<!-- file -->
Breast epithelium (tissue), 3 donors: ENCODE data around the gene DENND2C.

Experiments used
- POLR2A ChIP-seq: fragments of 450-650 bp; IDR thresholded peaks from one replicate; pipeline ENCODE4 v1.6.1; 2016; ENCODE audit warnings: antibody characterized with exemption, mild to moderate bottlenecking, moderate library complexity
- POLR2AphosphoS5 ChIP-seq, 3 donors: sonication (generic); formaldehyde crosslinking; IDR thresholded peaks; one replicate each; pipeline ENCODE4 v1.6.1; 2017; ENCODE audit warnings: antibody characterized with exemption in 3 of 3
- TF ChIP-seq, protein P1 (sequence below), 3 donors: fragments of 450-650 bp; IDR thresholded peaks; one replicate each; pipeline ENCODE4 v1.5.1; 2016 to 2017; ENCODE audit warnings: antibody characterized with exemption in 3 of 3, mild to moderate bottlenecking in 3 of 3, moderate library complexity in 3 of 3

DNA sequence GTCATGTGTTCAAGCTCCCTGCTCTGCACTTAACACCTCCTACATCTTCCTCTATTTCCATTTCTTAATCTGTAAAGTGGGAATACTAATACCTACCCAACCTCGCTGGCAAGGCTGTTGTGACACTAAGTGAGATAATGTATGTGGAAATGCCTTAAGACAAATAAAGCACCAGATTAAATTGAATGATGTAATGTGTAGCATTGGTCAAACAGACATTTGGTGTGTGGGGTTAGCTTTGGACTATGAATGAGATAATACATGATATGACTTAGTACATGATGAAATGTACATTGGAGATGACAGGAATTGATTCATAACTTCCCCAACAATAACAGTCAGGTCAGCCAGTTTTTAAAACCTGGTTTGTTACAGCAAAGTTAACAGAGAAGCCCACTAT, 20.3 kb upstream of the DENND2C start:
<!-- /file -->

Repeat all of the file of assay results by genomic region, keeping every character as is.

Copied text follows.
Breast epithelium (tissue), 3 donors: ENCODE data around the gene DENND2C.

Experiments used
- POLR2A ChIP-seq: fragments of 450-650 bp; IDR thresholded peaks from one replicate; pipeline ENCODE4 v1.6.1; 2016; ENCODE audit warnings: antibody characterized with exemption, mild to moderate bottlenecking, moderate library complexity
- POLR2AphosphoS5 ChIP-seq, 3 donors: sonication (generic); formaldehyde crosslinking; IDR thresholded peaks; one replicate each; pipeline ENCODE4 v1.6.1; 2017; ENCODE audit warnings: antibody characterized with exemption in 3 of 3
- TF ChIP-seq, protein P1 (sequence below), 3 donors: fragments of 450-650 bp; IDR thresholded peaks; one replicate each; pipeline ENCODE4 v1.5.1; 2016 to 2017; ENCODE audit warnings: antibody characterized with exemption in 3 of 3, mild to moderate bottlenecking in 3 of 3, moderate library complexity in 3 of 3

DNA sequence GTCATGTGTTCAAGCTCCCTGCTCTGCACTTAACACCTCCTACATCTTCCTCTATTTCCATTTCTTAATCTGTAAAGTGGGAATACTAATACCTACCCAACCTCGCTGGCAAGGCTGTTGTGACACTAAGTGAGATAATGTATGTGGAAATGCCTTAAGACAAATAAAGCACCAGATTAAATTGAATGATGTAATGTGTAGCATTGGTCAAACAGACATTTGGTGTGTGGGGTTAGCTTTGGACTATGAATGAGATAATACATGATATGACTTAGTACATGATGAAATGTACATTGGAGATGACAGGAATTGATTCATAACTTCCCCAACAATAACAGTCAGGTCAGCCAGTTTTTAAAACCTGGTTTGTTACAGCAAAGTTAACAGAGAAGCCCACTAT, 20.3 kb upstream of the DENND2C start: